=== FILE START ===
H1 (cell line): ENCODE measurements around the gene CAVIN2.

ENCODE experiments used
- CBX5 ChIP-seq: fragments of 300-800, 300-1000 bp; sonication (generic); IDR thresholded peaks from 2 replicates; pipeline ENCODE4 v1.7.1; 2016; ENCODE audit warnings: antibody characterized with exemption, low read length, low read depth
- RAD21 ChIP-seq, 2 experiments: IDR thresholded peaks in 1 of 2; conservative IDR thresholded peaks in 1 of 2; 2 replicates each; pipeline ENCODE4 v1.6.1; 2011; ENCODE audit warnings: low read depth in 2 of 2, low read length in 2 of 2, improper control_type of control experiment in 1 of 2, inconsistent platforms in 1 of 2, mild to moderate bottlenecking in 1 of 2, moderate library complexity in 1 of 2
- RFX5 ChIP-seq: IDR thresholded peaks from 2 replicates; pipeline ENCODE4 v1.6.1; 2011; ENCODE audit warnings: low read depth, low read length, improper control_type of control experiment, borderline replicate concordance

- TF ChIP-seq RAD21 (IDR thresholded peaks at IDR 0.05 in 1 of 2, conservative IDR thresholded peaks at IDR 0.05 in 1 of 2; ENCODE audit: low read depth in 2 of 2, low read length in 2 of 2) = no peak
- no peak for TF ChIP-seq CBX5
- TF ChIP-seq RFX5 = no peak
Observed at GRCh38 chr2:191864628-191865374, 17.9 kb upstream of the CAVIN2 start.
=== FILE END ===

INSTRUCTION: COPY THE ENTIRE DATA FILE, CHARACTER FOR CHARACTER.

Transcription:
H1 (cell line): ENCODE measurements around the gene CAVIN2.

ENCODE experiments used
- CBX5 ChIP-seq: fragments of 300-800, 300-1000 bp; sonication (generic); IDR thresholded peaks from 2 replicates; pipeline ENCODE4 v1.7.1; 2016; ENCODE audit warnings: antibody characterized with exemption, low read length, low read depth
- RAD21 ChIP-seq, 2 experiments: IDR thresholded peaks in 1 of 2; conservative IDR thresholded peaks in 1 of 2; 2 replicates each; pipeline ENCODE4 v1.6.1; 2011; ENCODE audit warnings: low read depth in 2 of 2, low read length in 2 of 2, improper control_type of control experiment in 1 of 2, inconsistent platforms in 1 of 2, mild to moderate bottlenecking in 1 of 2, moderate library complexity in 1 of 2
- RFX5 ChIP-seq: IDR thresholded peaks from 2 replicates; pipeline ENCODE4 v1.6.1; 2011; ENCODE audit warnings: low read depth, low read length, improper control_type of control experiment, borderline replicate concordance

- TF ChIP-seq RAD21 (IDR thresholded peaks at IDR 0.05 in 1 of 2, conservative IDR thresholded peaks at IDR 0.05 in 1 of 2; ENCODE audit: low read depth in 2 of 2, low read length in 2 of 2) = no peak
- no peak for TF ChIP-seq CBX5
- TF ChIP-seq RFX5 = no peak
Observed at GRCh38 chr2:191864628-191865374, 17.9 kb upstream of the CAVIN2 start.